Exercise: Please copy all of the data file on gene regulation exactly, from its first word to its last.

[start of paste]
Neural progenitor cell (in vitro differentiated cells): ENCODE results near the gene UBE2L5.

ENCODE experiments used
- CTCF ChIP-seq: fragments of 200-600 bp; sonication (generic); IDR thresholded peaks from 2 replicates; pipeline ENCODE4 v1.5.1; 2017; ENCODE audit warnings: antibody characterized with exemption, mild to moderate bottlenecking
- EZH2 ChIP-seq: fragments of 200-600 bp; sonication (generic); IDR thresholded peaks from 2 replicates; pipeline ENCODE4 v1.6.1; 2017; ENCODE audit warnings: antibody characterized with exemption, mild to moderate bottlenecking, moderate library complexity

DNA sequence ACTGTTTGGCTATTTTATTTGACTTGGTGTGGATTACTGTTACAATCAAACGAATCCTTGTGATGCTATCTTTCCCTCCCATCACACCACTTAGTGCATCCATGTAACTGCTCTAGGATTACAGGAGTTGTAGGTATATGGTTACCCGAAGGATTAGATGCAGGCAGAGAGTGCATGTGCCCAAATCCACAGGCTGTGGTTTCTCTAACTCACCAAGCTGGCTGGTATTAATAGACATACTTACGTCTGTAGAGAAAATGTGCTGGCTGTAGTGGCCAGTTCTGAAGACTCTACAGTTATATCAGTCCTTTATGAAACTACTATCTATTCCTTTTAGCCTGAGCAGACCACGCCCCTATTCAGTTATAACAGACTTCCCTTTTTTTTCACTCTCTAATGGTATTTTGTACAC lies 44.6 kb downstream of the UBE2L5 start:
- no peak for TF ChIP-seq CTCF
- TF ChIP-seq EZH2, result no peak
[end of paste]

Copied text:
Neural progenitor cell (in vitro differentiated cells): ENCODE results near the gene UBE2L5.

ENCODE experiments used
- CTCF ChIP-seq: fragments of 200-600 bp; sonication (generic); IDR thresholded peaks from 2 replicates; pipeline ENCODE4 v1.5.1; 2017; ENCODE audit warnings: antibody characterized with exemption, mild to moderate bottlenecking
- EZH2 ChIP-seq: fragments of 200-600 bp; sonication (generic); IDR thresholded peaks from 2 replicates; pipeline ENCODE4 v1.6.1; 2017; ENCODE audit warnings: antibody characterized with exemption, mild to moderate bottlenecking, moderate library complexity

DNA sequence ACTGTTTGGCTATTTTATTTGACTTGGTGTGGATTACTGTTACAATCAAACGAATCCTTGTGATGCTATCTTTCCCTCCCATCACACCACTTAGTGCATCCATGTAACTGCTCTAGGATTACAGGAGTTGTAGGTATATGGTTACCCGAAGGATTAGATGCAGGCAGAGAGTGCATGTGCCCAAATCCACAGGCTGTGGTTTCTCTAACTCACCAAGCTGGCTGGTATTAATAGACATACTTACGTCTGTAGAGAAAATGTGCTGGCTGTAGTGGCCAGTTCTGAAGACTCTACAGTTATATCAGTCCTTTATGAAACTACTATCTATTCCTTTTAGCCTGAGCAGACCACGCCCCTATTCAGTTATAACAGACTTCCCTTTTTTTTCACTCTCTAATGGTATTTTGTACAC lies 44.6 kb downstream of the UBE2L5 start:
- no peak for TF ChIP-seq CTCF
- TF ChIP-seq EZH2, result no peak